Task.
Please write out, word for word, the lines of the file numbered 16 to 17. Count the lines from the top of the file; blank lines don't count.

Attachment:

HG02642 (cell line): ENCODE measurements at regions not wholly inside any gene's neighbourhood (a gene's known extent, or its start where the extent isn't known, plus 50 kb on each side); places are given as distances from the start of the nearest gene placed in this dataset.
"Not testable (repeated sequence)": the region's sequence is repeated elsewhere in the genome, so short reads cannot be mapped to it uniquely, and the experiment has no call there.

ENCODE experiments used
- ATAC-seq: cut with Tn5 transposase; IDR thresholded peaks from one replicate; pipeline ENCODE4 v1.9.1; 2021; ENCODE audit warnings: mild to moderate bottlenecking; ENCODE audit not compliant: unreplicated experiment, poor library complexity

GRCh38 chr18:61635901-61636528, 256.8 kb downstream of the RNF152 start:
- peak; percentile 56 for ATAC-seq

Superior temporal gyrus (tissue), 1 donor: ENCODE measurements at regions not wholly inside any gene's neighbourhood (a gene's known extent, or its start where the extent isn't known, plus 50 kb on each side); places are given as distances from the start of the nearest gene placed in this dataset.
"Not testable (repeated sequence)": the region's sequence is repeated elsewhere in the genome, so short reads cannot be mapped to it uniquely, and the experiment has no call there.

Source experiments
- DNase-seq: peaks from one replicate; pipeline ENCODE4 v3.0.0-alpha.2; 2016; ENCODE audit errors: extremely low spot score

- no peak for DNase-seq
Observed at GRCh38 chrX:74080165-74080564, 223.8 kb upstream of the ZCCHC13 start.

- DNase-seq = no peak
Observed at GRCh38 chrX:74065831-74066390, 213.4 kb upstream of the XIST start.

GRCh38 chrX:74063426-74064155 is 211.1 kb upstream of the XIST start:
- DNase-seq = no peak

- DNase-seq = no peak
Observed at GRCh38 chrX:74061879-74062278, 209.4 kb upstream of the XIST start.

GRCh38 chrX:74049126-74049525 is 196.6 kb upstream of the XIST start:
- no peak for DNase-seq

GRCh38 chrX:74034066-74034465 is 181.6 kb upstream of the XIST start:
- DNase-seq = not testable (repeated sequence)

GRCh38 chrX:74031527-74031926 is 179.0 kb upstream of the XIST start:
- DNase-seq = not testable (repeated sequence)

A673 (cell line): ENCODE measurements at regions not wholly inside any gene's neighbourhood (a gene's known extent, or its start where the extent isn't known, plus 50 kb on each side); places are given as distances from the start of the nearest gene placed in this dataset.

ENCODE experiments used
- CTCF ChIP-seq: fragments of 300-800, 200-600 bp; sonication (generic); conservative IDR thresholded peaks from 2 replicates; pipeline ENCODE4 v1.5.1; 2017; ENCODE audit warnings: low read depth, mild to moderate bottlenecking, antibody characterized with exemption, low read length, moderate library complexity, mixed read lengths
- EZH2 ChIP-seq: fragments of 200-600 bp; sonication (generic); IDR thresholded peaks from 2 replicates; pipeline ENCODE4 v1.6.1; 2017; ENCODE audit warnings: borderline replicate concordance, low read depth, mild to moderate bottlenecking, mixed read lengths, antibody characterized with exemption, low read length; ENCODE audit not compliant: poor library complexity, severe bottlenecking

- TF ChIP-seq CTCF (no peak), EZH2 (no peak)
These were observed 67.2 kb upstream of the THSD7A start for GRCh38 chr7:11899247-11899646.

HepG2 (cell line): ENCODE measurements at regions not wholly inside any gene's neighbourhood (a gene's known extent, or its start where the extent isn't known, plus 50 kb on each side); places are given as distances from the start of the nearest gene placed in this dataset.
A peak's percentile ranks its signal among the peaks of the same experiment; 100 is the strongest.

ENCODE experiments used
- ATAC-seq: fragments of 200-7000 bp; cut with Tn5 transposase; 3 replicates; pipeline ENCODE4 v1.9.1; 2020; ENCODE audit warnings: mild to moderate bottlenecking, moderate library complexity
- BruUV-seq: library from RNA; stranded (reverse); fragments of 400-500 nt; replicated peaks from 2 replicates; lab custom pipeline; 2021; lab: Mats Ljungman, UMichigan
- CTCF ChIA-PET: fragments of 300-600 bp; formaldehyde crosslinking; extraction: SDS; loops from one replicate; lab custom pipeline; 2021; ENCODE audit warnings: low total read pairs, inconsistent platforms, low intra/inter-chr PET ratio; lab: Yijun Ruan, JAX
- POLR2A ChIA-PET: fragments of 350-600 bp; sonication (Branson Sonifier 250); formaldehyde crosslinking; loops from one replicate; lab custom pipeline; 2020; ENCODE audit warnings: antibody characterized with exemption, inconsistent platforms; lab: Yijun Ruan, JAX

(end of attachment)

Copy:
- DNase-seq = no peak

- DNase-seq = no peak